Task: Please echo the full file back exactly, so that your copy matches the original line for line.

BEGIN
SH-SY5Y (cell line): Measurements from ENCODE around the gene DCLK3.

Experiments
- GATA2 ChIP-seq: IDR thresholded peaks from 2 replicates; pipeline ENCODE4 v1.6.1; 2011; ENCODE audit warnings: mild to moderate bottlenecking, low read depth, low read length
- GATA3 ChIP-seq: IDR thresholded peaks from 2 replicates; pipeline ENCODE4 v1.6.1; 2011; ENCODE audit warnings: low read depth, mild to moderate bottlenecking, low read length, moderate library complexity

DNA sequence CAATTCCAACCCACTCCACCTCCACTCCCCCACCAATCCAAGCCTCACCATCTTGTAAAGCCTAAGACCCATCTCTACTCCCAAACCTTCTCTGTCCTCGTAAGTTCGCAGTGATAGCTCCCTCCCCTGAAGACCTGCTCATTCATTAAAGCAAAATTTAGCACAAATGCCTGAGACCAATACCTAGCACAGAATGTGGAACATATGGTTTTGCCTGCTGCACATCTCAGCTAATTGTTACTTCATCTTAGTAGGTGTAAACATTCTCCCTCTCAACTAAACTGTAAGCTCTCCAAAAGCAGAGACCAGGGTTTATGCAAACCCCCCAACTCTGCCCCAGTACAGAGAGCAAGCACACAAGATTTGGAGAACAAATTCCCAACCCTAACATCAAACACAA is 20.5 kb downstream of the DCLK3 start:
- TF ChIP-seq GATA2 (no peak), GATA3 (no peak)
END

SH-SY5Y (cell line): Measurements from ENCODE around the gene DCLK3.

Experiments
- GATA2 ChIP-seq: IDR thresholded peaks from 2 replicates; pipeline ENCODE4 v1.6.1; 2011; ENCODE audit warnings: mild to moderate bottlenecking, low read depth, low read length
- GATA3 ChIP-seq: IDR thresholded peaks from 2 replicates; pipeline ENCODE4 v1.6.1; 2011; ENCODE audit warnings: low read depth, mild to moderate bottlenecking, low read length, moderate library complexity

DNA sequence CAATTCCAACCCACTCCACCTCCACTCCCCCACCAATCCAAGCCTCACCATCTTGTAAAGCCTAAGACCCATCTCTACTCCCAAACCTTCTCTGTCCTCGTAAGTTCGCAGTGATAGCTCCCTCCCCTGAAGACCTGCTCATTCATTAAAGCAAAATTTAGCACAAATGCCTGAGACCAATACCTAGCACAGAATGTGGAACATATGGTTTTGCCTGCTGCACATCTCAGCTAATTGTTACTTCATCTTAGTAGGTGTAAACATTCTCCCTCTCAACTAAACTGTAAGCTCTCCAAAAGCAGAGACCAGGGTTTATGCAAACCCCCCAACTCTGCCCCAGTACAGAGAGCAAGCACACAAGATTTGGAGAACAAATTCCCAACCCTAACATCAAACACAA is 20.5 kb downstream of the DCLK3 start:
- TF ChIP-seq GATA2 (no peak), GATA3 (no peak)